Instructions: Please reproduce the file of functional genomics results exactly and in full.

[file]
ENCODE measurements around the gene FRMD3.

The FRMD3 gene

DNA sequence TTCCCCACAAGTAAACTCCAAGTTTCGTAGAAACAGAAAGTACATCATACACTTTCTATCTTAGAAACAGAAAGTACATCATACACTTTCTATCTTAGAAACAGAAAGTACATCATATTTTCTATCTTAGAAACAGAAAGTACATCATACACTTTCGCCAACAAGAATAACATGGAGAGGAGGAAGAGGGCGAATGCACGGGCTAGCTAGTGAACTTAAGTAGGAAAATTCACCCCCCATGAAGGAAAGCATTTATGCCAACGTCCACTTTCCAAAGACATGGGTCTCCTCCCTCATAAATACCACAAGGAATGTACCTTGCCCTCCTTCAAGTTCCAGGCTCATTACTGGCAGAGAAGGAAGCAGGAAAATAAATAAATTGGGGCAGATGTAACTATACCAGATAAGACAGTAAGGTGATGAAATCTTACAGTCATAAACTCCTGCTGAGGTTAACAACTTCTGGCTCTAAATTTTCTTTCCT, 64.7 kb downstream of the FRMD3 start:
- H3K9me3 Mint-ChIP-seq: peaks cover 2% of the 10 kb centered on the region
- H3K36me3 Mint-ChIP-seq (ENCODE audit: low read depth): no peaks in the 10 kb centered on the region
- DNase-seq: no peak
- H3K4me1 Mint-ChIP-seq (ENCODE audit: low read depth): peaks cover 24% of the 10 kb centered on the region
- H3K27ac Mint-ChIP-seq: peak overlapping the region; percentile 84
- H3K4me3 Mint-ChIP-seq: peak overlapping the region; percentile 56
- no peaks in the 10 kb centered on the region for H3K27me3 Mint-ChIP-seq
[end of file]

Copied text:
ENCODE measurements around the gene FRMD3.

The FRMD3 gene

DNA sequence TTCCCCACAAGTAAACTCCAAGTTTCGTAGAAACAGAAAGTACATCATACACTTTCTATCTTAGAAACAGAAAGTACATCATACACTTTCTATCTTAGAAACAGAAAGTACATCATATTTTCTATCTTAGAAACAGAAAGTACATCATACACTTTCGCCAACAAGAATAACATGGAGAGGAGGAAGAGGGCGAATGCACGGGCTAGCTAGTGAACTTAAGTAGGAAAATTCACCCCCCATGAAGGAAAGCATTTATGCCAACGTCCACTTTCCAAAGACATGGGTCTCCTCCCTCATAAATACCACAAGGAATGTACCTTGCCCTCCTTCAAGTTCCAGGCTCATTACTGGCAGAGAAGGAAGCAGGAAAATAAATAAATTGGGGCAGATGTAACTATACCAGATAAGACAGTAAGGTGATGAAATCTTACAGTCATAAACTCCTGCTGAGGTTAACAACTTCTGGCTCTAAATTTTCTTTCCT, 64.7 kb downstream of the FRMD3 start:
- H3K9me3 Mint-ChIP-seq: peaks cover 2% of the 10 kb centered on the region
- H3K36me3 Mint-ChIP-seq (ENCODE audit: low read depth): no peaks in the 10 kb centered on the region
- DNase-seq: no peak
- H3K4me1 Mint-ChIP-seq (ENCODE audit: low read depth): peaks cover 24% of the 10 kb centered on the region
- H3K27ac Mint-ChIP-seq: peak overlapping the region; percentile 84
- H3K4me3 Mint-ChIP-seq: peak overlapping the region; percentile 56
- no peaks in the 10 kb centered on the region for H3K27me3 Mint-ChIP-seq